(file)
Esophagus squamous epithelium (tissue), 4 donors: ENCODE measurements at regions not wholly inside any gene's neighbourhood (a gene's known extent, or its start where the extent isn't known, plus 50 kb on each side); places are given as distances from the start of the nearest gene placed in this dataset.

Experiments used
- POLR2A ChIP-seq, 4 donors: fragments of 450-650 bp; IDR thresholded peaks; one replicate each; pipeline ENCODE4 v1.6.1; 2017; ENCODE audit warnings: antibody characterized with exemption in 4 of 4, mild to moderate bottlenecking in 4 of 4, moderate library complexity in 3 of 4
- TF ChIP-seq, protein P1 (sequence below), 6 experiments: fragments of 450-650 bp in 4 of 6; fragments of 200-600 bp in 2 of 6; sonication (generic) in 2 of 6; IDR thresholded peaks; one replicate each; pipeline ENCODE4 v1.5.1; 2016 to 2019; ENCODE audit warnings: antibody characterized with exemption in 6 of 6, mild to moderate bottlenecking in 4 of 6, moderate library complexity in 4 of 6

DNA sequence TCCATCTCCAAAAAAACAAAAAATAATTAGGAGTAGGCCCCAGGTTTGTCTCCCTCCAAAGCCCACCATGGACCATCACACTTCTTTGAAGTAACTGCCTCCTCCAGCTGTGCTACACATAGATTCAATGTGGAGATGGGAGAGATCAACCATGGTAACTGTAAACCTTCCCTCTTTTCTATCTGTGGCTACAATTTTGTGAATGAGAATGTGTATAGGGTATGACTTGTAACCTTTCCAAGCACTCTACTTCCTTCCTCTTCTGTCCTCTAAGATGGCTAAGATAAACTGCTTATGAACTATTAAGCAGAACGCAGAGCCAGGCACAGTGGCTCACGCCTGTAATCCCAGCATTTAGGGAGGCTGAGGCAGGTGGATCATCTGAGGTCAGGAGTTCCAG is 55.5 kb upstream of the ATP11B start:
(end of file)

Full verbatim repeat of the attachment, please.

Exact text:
Esophagus squamous epithelium (tissue), 4 donors: ENCODE measurements at regions not wholly inside any gene's neighbourhood (a gene's known extent, or its start where the extent isn't known, plus 50 kb on each side); places are given as distances from the start of the nearest gene placed in this dataset.

Experiments used
- POLR2A ChIP-seq, 4 donors: fragments of 450-650 bp; IDR thresholded peaks; one replicate each; pipeline ENCODE4 v1.6.1; 2017; ENCODE audit warnings: antibody characterized with exemption in 4 of 4, mild to moderate bottlenecking in 4 of 4, moderate library complexity in 3 of 4
- TF ChIP-seq, protein P1 (sequence below), 6 experiments: fragments of 450-650 bp in 4 of 6; fragments of 200-600 bp in 2 of 6; sonication (generic) in 2 of 6; IDR thresholded peaks; one replicate each; pipeline ENCODE4 v1.5.1; 2016 to 2019; ENCODE audit warnings: antibody characterized with exemption in 6 of 6, mild to moderate bottlenecking in 4 of 6, moderate library complexity in 4 of 6

DNA sequence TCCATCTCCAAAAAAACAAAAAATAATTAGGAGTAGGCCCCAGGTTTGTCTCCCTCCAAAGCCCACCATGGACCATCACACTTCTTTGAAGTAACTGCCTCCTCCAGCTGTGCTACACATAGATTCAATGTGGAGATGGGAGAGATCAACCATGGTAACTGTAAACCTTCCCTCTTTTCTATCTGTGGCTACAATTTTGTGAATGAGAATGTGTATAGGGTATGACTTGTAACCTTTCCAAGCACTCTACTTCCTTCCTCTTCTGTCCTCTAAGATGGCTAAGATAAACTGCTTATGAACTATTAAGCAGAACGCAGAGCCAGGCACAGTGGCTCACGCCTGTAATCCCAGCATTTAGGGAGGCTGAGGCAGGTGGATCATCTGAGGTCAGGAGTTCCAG is 55.5 kb upstream of the ATP11B start: